Not enough kudos to Blue Bloods cast and creators can be given for this week’s incredibly eloquent Season 4 13th episode, “Unfinished Business.” Perhaps not since Season 1’s “Silver Star” has a storyline and a gifted writer, Siobhan Byrne O’Connor, encapsulated the emotion unresolved of so many returning warriors, nor the painful war within that every day can become in the face of devastating loss.
From Post Traumatic Stress Disorder terrors to morning pancakes, the opening scenes leave irrevocable images, as a recently returned Marine Corps Corporal, John Russell (Chad Michael Collins) gazes surreally at his bloody hands after beating his wife, and Danny (Donnie Wahlberg) delights in making morning pancakes with his sons (Tony and Andrew Terraciano), before the harrowing call comes from the station. Meanwhile, Commissioner Frank (Tom Selleck) has his press conference interrupted by more than pesky reporters, as the mother of a murdered young woman, Betty Lowe (Karen Allen) demands to know the true killer of her daughter, and why her many pleas get no reply. Once on the scene, Danny and Maria (Marisa Ramirez) inquire who injured Mrs. Russell (Kelli Barrett), and she herself replies with her husband as the assailant, and pleads with the detectives to get her son, Tommy (Michael Capperella) before he does. Orders come to back off on the case from the military officers in command, allowing military due process, but Danny pushes back, insisting that any child in danger will always be his business. Maria learns that the school has already released Tommy to his father. Frank demands to see the five letters from Betty Lowe, and Garrett (Gregory Jbara) obliges. Danny and Maria become even more concerned for Tommy’s safety after seeing a drawing from school, picturing Dad shooting him and his mother.
Working on a family history project for school, Jack (Tony Terraciano) interviews Pop Henry, who reveals his wartime service in Korea. When his great-grandson asks “Did you kill anyone?,” he responds only with “I’m proud of my service,” and mom shaking her head not to push further. The Commissioner knocks on Mrs. Lowe’s door, and takes the painful path of all the past photos, filled with potential unfulfilled, with her. She knows that her daughter knew her killer– that she let him in, no need for force, and she fights for her right to know who he was. Danny haggles with military procedure, declaring that a signed form in front of a returning warrior waiting to see his family is no true indication of his wellness. Maria learns that John Russell was paying out of his pocket to see Dr. Dawson (David Wilson Barnes), the same therapist who worked with Danny on his assigned anger management issues. Dawson confirms that Russell is still fighting the war inside himself, surrounded by triggers and terrors that Danny understands so very well. Frank asks Erin to interview a witness that supposedly saw the convicted killer of Betty Lowe’s daughter, named Munday, who confessed already to two other killings, but not to hers. The interview potentially rocks the entire conviction and case, because the witness, Lamar (Doug E Doug) says he was told who to pick by the investigating officer, Douglas (Jeremy Luke). Danny definitely doesn’t like his son speaking of the family legacy in wartime, insisting that the legacy is “service, not combat.”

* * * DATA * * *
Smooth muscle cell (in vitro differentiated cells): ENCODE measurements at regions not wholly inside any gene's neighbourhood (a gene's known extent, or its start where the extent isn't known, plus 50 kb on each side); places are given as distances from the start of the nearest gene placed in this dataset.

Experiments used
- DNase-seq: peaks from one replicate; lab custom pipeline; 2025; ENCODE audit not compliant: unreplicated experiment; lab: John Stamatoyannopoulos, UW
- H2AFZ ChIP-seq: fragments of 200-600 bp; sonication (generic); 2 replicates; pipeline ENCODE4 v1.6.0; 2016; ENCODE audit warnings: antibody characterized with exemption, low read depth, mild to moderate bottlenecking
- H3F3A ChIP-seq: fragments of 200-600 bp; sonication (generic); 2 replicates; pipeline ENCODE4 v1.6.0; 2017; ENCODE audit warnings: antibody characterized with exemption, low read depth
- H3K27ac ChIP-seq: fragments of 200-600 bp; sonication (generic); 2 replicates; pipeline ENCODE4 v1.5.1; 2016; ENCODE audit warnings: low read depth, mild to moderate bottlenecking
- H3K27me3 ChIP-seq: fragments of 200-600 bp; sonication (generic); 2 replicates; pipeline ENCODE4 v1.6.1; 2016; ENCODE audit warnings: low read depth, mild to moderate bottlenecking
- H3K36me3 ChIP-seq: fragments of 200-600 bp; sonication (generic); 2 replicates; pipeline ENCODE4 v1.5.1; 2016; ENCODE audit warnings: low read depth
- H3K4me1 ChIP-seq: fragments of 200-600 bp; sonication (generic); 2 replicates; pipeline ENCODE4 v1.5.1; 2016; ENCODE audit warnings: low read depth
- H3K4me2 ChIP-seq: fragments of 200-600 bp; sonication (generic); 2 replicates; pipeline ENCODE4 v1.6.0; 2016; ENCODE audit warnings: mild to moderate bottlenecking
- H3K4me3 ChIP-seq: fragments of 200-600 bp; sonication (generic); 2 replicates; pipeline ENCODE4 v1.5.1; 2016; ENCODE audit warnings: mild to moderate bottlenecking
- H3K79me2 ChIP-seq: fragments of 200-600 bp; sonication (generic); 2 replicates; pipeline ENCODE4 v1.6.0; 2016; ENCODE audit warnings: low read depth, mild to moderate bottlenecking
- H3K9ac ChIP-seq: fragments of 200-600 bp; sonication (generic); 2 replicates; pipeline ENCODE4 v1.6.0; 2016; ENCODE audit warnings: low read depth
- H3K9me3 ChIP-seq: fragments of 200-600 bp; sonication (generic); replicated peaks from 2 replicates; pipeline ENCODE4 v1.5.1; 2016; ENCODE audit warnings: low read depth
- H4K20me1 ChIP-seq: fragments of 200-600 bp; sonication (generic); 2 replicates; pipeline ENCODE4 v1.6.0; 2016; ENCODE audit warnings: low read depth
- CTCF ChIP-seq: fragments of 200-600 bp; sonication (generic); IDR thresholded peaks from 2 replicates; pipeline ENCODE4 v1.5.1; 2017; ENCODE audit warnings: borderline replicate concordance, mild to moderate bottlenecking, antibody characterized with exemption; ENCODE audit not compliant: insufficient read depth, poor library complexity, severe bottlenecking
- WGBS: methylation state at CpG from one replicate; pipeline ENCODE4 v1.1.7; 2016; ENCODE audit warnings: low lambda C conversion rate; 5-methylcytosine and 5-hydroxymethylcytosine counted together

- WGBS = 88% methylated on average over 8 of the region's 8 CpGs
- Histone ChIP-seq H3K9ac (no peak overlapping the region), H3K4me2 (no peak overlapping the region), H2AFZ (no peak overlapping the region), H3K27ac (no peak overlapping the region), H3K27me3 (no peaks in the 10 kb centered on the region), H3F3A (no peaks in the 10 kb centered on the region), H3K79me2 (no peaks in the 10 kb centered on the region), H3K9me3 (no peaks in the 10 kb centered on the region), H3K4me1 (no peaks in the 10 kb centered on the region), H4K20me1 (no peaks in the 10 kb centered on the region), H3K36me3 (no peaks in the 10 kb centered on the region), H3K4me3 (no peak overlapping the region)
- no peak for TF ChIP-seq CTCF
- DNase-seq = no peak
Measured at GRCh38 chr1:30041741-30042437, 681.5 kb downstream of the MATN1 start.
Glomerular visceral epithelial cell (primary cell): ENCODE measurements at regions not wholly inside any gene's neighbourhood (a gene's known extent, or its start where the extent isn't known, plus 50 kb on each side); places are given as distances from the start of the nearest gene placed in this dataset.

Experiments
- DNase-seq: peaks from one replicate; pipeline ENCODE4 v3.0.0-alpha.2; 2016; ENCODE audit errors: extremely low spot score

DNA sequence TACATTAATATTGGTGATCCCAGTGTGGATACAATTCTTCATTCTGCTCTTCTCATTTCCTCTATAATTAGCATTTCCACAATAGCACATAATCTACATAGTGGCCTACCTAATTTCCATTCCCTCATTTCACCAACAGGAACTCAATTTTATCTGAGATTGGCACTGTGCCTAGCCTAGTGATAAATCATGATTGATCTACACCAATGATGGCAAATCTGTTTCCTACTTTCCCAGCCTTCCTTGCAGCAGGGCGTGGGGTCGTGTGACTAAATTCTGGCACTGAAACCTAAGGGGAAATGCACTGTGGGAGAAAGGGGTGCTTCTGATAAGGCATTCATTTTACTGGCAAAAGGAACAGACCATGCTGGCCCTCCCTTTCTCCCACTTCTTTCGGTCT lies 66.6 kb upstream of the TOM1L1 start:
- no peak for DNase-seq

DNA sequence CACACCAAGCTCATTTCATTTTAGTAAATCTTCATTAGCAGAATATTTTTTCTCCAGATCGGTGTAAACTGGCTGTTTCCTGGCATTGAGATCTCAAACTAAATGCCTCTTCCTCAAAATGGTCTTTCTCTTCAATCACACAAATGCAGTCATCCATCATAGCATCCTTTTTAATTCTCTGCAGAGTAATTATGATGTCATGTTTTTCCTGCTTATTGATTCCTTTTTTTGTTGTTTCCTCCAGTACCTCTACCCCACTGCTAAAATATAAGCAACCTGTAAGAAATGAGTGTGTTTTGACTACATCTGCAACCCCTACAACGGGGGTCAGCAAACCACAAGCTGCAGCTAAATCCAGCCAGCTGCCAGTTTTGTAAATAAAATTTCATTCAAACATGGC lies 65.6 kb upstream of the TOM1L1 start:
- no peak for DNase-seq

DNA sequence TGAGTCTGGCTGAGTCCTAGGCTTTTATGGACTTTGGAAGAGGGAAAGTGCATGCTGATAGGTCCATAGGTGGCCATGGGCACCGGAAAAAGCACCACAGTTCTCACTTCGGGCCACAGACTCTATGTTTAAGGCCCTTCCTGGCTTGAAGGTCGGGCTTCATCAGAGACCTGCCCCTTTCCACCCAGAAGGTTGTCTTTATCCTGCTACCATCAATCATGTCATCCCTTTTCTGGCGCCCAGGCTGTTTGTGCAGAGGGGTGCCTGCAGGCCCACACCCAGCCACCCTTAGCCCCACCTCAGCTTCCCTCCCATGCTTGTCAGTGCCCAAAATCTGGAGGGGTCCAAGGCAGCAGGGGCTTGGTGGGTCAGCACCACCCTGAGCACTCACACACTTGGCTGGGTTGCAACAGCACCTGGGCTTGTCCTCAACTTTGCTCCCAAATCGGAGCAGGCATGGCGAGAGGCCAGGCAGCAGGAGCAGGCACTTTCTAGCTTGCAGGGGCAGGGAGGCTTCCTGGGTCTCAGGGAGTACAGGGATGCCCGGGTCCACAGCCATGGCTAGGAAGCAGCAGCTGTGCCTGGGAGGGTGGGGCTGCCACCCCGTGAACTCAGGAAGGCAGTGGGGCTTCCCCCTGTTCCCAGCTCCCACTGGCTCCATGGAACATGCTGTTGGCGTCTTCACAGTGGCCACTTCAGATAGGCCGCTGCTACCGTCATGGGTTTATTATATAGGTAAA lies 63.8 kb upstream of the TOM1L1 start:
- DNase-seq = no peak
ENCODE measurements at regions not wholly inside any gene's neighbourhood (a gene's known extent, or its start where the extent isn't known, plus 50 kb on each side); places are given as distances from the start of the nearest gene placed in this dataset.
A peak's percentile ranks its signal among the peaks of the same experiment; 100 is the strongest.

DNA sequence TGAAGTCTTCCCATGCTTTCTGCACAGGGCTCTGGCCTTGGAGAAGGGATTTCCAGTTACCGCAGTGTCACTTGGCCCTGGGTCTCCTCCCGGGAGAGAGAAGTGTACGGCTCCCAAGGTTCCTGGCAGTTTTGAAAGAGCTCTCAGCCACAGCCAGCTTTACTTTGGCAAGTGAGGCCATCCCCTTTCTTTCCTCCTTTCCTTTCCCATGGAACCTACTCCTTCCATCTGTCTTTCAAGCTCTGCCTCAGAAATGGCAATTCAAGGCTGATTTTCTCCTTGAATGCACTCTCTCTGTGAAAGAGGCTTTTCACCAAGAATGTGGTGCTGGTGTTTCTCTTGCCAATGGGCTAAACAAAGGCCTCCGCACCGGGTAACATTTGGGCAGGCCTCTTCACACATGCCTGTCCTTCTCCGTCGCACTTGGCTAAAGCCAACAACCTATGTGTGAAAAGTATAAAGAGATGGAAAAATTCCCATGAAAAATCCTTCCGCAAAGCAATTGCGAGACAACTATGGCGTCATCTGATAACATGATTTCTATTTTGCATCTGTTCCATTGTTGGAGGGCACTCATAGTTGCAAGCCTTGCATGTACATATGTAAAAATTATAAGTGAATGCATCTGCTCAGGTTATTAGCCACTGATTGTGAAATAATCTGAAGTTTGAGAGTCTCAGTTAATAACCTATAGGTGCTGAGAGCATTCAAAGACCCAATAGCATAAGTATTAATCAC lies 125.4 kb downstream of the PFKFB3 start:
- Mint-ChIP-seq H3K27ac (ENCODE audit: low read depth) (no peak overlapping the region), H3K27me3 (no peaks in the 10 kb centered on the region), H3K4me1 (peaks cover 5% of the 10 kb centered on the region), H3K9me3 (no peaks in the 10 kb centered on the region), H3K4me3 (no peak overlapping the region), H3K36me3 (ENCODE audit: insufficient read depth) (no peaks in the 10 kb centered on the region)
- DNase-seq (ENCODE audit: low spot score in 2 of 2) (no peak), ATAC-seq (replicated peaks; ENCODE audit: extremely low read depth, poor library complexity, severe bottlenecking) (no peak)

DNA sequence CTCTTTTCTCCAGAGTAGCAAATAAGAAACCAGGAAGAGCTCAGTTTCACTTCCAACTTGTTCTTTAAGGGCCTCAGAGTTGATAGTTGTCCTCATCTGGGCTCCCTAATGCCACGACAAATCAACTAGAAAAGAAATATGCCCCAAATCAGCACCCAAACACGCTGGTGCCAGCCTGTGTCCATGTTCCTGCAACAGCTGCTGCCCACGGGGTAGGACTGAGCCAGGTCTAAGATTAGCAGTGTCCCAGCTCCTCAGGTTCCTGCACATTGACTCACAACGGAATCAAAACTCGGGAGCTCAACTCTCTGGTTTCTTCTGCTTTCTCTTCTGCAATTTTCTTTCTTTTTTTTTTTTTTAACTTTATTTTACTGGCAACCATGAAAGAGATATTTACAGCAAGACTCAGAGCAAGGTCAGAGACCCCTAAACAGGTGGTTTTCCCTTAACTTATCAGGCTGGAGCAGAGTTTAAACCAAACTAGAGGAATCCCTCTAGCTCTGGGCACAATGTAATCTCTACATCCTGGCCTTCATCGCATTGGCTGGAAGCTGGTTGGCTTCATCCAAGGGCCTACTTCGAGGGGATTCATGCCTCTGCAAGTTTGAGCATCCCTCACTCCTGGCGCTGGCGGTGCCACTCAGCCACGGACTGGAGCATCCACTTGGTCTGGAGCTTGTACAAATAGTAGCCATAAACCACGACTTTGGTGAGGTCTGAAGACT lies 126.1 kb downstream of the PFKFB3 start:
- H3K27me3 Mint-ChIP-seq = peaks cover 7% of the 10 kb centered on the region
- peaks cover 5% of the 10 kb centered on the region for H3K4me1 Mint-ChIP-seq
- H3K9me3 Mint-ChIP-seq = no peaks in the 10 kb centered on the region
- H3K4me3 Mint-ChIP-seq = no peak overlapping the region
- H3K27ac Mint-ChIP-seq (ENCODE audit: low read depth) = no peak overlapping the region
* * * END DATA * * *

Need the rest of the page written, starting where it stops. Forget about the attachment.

More revelation comes forth, including Mrs. Russell asking for divorce from the man who was no longer the husband “who would talk to me.” A fellow soldier, Trevino (Jermaine Harris) speaks of nothing but Russell’s wonder as a soldier. Danny knows he is standing by his friend no matter the cost, and tipping him off. When Maria asks why Danny doesn’t stay in touch with his fellow fighters, he replies, “I was the only one who made it home.” Danny and Maria realize that John and Tommy are hiding in Trevino’s RV, but when they enter they find only an apologetic letter. Frank calls Detective Douglas, who dismisses the actions of “the grieving mother,” and insists Lamar is lying. Frank lets him know that Internal Affairs will be calling. There is full Reagan family support for Jack’s school presentation, and he gives his dad credit for being a hero every day. Danny shuns any shine from his commendation medals at dinner, before a call comes of a hit on a prepaid cell phone from a tower in Long Island City. Danny instantly spies Russell and his son atop the building. He coaxes the boy away, so he can go to safety with Maria. He pours his heart out to Russell, relating how he knows about feeling the same sensations all around him, and promising he can help, and give the soldier something more to live for, but he tragically takes the fateful fall. Danny and Dr. Dawson grieve in silence. Telling Betty that the definite killer of two daughters may go free if the case reopens, Frank asks that she put her grief aside, even in light of all the “mays” that may happen.
The Reagan’s prepare for their camping trip, and Frank looks after Danny with special attention, as his son insists, “I will be” okay. For the sake of the son, Danny annotates the case form as an accidental trip that caused the death of John Russell. It’s just one way to lessen the trauma of loss, and the tragedy of war, no matter the outcome.
A moving and beautiful statement read by Tom Selleck closed this Blue Bloods installment, indicating that not every returning soldier faces this measure of distress, yet urging those that do to seek help. Bravo to this series, for speaking powerful truth through every portrayal in “Unfinished Business.”